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Re: Kathy Hoekstra’s June 16 post on The Politics Blog, “DTE embraces electric choice in Ohio, not Michigan”: Kathy Hoekstra is wrong in arguing that DTE Energy is participating in the deregulated retail energy market in Ohio.

First, let’s get the facts straight. Wholesale power markets and retail energy marketing are two separate business models. Wholesale power markets operate in all regions of the United States and provide a way for utilities to manage supplies for electric customers. The deregulated retail market allows some customers to buy power from third party marketers. In Michigan, these marketers have relied on excess electric capacity, which is quickly disappearing.

It’s true that DTE Energy Trading, a wholly separate business from DTE Electric in Michigan, recently won a contract to supply wholesale electric power to AEP Ohio. This wholesale contract represents 17 percent of the power AEP Ohio needs to serve the customers for which it is responsible. Not one kilowatt will be used in the retail market.

Second, Hoekstra would have you believe that this contract takes power from DTE Electric’s customers in Michigan. This simply is not true. This implication goes against how the electric power markets and independent system operators (ISO) actually work. In DTE Energy Trading’s wholesale contract with AEP Ohio, all the power is sourced from generators in the PJM ISO market, not the market in which Michigan operates.

Hoekstra distracts from Michigan's impending power capacity shortfall and the fact that no one is planning for the long-term electric needs of Michigan’s retail energy market customers. That retail market comprises 10 percent of the state’s electric usage. As plants retire due to old age and federal regulations, the excess capacity these marketers have relied on is simply disappearing, while their energy needs of their customers are not.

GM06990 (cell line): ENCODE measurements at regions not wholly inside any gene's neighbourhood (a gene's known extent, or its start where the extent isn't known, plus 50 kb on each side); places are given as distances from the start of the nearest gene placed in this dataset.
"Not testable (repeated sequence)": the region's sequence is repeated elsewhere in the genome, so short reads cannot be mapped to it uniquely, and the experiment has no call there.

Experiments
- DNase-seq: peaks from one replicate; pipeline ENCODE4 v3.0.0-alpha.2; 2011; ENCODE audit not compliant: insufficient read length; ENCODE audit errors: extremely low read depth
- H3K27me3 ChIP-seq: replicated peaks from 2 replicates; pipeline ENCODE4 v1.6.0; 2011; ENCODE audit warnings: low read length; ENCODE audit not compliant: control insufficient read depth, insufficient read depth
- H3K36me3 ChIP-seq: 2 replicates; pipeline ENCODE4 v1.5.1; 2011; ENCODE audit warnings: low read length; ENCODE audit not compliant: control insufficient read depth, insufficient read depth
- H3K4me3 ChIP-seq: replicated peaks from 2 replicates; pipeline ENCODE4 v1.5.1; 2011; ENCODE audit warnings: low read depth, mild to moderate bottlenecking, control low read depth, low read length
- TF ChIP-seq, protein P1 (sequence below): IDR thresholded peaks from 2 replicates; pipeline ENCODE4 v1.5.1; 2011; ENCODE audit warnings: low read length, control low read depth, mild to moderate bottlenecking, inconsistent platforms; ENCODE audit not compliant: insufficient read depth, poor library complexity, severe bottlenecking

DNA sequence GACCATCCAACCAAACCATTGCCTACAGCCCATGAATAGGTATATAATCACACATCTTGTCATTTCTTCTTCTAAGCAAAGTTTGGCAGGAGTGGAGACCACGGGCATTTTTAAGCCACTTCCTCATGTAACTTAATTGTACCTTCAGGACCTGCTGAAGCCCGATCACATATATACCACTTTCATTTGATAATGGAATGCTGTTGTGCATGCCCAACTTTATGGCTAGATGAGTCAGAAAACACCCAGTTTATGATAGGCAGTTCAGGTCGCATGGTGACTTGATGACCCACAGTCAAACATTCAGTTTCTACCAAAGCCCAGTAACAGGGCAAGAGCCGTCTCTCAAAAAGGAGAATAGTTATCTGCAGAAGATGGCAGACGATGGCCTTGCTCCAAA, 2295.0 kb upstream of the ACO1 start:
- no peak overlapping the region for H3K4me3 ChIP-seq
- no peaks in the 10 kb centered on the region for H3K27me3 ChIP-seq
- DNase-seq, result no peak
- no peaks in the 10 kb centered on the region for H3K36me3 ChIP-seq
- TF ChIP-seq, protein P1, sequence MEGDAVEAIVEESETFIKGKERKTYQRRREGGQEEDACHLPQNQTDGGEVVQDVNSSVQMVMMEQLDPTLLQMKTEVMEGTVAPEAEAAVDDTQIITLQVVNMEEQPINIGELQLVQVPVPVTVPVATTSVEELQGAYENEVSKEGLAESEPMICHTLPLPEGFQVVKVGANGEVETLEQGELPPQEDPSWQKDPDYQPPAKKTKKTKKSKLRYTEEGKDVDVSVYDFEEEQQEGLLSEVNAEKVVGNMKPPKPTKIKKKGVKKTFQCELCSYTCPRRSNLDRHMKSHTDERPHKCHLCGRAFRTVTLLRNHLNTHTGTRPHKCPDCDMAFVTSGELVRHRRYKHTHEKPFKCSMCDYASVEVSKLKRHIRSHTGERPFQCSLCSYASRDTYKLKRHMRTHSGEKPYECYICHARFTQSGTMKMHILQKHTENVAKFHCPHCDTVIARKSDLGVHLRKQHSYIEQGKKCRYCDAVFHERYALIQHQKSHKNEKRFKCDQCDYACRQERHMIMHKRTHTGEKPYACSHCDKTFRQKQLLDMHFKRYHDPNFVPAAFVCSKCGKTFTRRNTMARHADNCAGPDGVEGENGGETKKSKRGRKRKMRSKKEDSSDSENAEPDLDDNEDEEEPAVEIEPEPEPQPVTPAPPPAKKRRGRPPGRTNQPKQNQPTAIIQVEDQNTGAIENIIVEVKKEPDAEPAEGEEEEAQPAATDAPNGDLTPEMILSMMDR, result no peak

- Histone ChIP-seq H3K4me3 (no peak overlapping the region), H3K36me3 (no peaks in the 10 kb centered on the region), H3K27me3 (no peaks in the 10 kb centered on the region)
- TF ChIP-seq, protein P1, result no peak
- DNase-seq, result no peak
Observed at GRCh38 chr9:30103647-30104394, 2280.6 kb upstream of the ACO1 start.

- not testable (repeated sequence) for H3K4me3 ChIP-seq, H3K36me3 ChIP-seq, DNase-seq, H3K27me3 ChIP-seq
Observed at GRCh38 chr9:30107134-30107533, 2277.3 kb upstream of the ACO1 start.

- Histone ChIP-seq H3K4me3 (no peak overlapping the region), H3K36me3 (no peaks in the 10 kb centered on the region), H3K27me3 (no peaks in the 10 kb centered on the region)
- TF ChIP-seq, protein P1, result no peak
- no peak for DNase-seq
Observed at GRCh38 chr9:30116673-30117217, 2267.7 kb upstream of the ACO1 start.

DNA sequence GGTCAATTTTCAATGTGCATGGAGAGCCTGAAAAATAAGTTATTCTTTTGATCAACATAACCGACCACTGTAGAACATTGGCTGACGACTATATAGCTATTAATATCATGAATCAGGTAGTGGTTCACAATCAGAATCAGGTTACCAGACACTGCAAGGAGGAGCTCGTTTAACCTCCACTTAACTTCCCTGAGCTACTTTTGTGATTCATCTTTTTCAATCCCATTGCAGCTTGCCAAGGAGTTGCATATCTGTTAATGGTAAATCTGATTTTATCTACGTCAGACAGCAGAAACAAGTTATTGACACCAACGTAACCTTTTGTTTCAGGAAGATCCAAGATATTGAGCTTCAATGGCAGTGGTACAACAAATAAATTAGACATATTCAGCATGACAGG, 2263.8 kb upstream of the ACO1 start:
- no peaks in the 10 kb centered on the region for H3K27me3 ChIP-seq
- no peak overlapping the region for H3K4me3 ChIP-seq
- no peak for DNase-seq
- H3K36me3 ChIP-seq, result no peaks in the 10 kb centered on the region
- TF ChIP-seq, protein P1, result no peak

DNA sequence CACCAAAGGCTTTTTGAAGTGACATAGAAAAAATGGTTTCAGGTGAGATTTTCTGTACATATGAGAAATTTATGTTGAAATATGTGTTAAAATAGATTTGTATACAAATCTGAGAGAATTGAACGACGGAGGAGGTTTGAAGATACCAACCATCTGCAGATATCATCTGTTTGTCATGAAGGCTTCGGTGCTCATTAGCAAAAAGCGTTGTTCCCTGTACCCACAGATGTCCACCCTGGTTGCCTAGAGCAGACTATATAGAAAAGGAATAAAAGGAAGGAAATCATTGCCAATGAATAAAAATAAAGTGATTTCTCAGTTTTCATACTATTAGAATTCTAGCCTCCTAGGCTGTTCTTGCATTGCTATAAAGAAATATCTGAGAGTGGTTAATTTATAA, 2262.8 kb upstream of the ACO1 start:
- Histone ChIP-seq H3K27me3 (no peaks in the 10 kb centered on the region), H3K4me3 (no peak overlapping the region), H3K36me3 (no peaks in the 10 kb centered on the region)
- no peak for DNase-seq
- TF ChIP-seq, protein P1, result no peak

The Midcontinent Independent System Operator (MISO) projects that Michigan’s Lower Peninsula is facing a 1,200 megawatt capacity shortfall as soon as next summer. The shortfall will grow over the next decade as Michigan will be forced to retire 60 percent of its coal-fired generation, representing 30 percent of its total generation, due to new federal environmental regulations. MISO warns that a capacity shortfall could lead to conditions that could destabilize the grid and result in power interruptions.

Under responsible electric regulation, all energy providers in Michigan would develop verifiable plans to meet the electric needs for all the state’s families and businesses. Regulation also has proven to be the best way to provide customers with stable, affordable rates. The fact remains — rates in deregulated states are on average 25 percent higher than rates in regulated states, and there has never been a year in which overall rates in deregulated states have been lower than those in the regulated states.

Some states deregulated their electric markets in the late ’90s and early 2000s in an effort to lower rates. The results of the policy have been far from ideal, forcing many states to implement new regulations to protect reliability.

Michigan should be looking ahead to an energy future that ensures reliable, affordable and clean energy for its families and business, and resist the temptation to return to the failed deregulation experiments of earlier decades.

Steve Kurmas,

president and chief operating officer,

DTE Energy

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